By Bruce A. Smith
The following is an excerpt from my upcoming book: Sky Thief – A Report on the DB Cooper Hijacking.
Earl Cossey, the controversial rigger and long-time consultant to the FBI on the parachutes used in the DB Cooper skyjacking, was murdered on Tuesday, April 23, 2013.
His body was found three days later by his daughter in his home in Woodinville, Washington. Officials with the King County Sheriff’s Department said that Coss last had contact with his family on Monday, April 22, when he went to a movie with a family member.
The looming question in Cooper World is whether Coss was killed because his credibility had crumbled in the past few years due to the controversy over his claim of ownership of the parachutes used by DB Cooper, and serious challenges to his analysis that Cooper was an inexperienced skydiver who died in his jump.
At the time of this writing it is still unknown what the murder weapon is, who used it and why, but many in Cooper World feel that Cossey may have been deemed a “loose end” by a Norjak puppet master who controls the investigation and wants to keep a cover-up intact.
Sgt Cindi West, the PIO of the KCSD, said that she and her department have discussed the DB Cooper connection with the FBI.
“I have had many calls asking if this case is related to the DB Cooper case,” she told me, adding: “We have NO information that leads us to believe that this case has any relation to the Cooper case.’”
Sgt West did say that Cossey was killed by a blow to the head, but she declined to describe what kind of weapon was used or where Cossey was struck.
“We’re not releasing that kind of information at this time,” she said.
Coss was 71.
Nevertheless, Cossey’s death, even if it was for mundane reasons like interrupting a burglary or an angry ex, has brought intense scrutiny to his actions in the Norjak investigation, which appear increasingly deceptive. This in turn tarnishes the image of the FBI who had a real but amorphous relationship with Cossey.
Cossey was the de facto technical expert for the FBI in the DB Cooper case on the matter of the parachutes used by the skyjacker, having packed the four chutes that were delivered to the skyjacker as part of a ransom deal.
In addition, Cossey had become an outspoken proponent of the notion that DB Cooper chose an inferior parachute, thus proving himself to be an unskilled skydiver who most likely died during his getaway.
This analysis was incorporated into the FBI narrative that evolved during the mid-stages of the investigation, as the Bureau’s view of Cooper shifted from their initial assessment that the skyjacker was a “master criminal” who beat the system, to an inept fool who panicked and was unable to pull his rip cord.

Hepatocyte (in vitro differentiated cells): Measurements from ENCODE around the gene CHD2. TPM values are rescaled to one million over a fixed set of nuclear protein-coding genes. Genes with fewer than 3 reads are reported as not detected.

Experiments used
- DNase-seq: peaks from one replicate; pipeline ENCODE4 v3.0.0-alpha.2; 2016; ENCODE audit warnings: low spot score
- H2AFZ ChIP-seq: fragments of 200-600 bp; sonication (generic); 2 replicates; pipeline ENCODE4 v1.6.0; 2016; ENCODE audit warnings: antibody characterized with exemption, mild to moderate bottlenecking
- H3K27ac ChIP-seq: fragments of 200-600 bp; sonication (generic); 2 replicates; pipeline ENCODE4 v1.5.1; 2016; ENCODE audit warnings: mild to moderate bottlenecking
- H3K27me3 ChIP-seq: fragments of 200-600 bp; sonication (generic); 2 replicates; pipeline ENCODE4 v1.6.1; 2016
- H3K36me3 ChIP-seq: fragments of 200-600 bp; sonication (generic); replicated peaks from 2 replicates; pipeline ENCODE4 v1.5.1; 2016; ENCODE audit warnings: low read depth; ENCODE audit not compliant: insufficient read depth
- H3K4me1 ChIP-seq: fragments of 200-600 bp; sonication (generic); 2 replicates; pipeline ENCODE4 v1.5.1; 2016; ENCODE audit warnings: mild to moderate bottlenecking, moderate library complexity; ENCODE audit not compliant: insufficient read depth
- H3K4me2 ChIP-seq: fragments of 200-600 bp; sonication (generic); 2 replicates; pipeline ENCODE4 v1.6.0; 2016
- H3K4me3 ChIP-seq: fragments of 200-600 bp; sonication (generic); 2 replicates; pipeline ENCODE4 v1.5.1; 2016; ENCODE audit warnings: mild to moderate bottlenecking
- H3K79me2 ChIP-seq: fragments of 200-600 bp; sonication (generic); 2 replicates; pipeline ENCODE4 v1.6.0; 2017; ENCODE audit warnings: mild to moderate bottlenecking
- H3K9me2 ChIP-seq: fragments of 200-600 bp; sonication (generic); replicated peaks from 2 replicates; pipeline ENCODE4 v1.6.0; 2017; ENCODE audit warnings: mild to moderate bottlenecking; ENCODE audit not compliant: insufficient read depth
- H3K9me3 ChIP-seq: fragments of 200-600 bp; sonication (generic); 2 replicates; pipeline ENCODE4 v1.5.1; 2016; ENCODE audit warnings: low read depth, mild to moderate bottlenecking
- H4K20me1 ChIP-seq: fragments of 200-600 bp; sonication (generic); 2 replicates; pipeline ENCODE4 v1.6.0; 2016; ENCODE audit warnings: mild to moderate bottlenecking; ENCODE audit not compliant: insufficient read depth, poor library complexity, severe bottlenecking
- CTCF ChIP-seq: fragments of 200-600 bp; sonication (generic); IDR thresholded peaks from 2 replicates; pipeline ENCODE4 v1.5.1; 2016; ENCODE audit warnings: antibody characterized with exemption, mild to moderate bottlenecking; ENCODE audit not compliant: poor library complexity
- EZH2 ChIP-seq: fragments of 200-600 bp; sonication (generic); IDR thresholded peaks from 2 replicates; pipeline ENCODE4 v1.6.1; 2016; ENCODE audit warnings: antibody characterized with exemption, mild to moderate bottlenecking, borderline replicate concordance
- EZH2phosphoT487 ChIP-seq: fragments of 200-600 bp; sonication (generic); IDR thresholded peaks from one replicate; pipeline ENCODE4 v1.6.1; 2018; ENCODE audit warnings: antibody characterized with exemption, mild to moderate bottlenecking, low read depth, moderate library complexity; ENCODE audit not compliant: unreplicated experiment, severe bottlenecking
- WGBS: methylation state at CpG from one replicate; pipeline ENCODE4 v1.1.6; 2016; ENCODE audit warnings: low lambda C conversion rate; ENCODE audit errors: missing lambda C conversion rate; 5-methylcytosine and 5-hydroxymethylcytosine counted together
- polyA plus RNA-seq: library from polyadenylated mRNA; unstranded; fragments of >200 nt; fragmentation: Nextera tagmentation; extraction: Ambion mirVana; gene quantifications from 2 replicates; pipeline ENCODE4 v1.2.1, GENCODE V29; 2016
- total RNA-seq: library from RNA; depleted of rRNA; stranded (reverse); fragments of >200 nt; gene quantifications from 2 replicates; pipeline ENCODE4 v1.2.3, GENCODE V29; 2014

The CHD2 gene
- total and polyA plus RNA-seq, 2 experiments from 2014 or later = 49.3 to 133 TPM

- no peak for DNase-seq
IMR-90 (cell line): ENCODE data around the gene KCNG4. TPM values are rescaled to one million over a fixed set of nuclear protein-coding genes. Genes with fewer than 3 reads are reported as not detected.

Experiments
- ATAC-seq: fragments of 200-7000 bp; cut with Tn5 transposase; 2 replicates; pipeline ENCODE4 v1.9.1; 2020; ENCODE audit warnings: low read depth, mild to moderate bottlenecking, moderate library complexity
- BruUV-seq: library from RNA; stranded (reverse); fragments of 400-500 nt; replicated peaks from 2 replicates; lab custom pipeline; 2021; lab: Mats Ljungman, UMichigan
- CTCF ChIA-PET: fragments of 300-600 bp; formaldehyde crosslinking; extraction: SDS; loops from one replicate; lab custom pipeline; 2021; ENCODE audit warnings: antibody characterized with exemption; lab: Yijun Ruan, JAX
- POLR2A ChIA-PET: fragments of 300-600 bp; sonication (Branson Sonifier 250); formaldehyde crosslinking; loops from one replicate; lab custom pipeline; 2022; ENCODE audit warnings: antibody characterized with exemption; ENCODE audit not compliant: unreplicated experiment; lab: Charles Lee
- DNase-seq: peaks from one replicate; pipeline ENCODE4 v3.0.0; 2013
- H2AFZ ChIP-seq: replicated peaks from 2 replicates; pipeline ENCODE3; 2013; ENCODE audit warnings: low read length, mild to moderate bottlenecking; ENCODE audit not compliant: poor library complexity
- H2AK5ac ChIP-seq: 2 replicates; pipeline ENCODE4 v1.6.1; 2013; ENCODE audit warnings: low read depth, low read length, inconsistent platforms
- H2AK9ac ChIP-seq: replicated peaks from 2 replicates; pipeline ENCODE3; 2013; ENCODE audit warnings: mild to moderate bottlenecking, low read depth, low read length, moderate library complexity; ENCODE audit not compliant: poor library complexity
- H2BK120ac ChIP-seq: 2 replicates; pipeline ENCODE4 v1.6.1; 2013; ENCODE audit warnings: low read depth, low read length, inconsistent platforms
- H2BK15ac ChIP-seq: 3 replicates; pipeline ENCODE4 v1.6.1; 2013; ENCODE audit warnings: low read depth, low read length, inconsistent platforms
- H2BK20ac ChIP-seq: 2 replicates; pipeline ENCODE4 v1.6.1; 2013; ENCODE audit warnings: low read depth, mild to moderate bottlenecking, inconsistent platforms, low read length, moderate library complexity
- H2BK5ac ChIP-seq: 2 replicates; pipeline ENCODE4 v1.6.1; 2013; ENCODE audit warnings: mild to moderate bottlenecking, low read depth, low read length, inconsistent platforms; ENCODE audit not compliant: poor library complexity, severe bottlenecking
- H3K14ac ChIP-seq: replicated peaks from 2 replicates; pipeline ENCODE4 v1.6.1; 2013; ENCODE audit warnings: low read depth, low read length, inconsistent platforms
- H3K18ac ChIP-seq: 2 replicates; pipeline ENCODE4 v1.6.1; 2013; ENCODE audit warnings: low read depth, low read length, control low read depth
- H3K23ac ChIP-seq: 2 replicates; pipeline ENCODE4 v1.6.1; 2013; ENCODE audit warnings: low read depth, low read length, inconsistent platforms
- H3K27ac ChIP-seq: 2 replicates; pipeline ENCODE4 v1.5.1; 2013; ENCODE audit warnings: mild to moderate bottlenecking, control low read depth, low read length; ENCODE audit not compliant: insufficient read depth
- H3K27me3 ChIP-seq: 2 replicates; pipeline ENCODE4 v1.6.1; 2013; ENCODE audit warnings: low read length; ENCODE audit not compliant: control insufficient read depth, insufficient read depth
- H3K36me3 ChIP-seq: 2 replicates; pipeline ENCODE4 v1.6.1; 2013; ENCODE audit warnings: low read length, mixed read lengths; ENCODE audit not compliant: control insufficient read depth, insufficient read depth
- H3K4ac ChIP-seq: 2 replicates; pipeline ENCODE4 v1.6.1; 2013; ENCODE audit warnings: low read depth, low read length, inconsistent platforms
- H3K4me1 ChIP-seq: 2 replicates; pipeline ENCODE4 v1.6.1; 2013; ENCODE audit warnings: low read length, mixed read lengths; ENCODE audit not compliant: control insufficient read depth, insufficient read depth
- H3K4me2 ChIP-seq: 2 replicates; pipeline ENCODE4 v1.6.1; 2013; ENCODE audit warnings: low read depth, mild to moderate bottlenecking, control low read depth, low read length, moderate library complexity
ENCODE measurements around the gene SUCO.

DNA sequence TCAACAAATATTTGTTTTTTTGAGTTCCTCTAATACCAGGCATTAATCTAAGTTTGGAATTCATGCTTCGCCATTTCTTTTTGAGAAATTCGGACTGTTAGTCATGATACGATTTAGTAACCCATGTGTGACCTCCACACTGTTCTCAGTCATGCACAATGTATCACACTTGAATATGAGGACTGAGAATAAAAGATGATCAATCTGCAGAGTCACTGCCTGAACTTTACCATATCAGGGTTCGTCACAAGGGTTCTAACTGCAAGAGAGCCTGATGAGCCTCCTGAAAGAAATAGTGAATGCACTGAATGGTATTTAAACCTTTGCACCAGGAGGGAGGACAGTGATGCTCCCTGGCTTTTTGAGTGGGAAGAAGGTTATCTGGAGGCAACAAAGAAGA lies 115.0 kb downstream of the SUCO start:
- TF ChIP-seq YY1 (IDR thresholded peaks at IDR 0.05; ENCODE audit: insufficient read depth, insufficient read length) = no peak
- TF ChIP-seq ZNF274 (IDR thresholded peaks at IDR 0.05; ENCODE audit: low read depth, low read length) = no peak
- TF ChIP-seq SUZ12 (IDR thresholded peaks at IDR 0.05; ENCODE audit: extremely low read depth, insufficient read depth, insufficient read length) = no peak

In examining Cossey’s stature in the Norjak investigation, his most damaging statement was that he was the owner of the back chutes. This claim has come under increasing disbelief as federal documents reveal that the parachutes were owned and delivered to Sea-Tac airport by a Kent pilot named Norman Hayden.
Further, scrutiny of Mr. Cossey’s analysis of the survivability of the Cooper jump and the parachutes the skyjacker used has also come into question as other experts in the field refute Cossey’s view, most notably Mark Metzler. At the 2011 Symposium in Portland, Metzler thoroughly rebuffed Cossey’s claim that the 28-foot military NB-8 was a poor choice, and stated that as a naval pilot emergency rig it most likely would have a canopy designed for a high-speed jet opening. This perspective contrasted sharply with Cossey’s oft-stated contention that Cooper should have chosen the civilian sport chute because it was designed for a softer opening.
Cossey may not have had a formal partnership with the FBI, but he was clearly their go-to-guy for parachute questions. When I asked an agent or the PIO about Cooper and his chutes I would be directed towards Coss.
“That’s the kind of question you should ask Earl Cossey,” PIO Robbie Burroughs told me when I inquired about the Amboy chute.
I wasn’t the only one to call Coss, as he told me that he had been “hammered” by media requests regarding the Amboy chutes.
“I’ve gotten about thirty or forty calls already,” he told me, when I spoke with him in April 2009.
Cossey told me that the Amboy chute was not one that made the ride aboard Flight 305, as it was too large and was a cargo chute.
But he proudly told me that he had spoofed the Oregonian newspaper by telling their reporter the parachute was Cooper’s – thus sparking a five-minute round of hysteria before Cossey retracted what he latter described as an “April Fool’s joke.”
Similarly, when I questioned Cossey about the ownership issue he became angry, cursed me, and hung up.
Additionally, Cossey had told me conflicting pieces of information over several phone interviews since 2009, such as whether he had provided an NB-8 or an NB-6 parachute, and the exact name of the second, not-used chute. In one instance Cossey called it a “Paradise” and on another he said it was a Pioneer.
When I asked for a clarification on the story that he had stuffed a 28-foot canopy into an NB-6 rather than the larger NB-8 sack, he told me the stuffing story was “pretty much accurate.” He later said that the tightly-packed rig was another reason why this chute – that Cooper allegedly used – was a hard pull.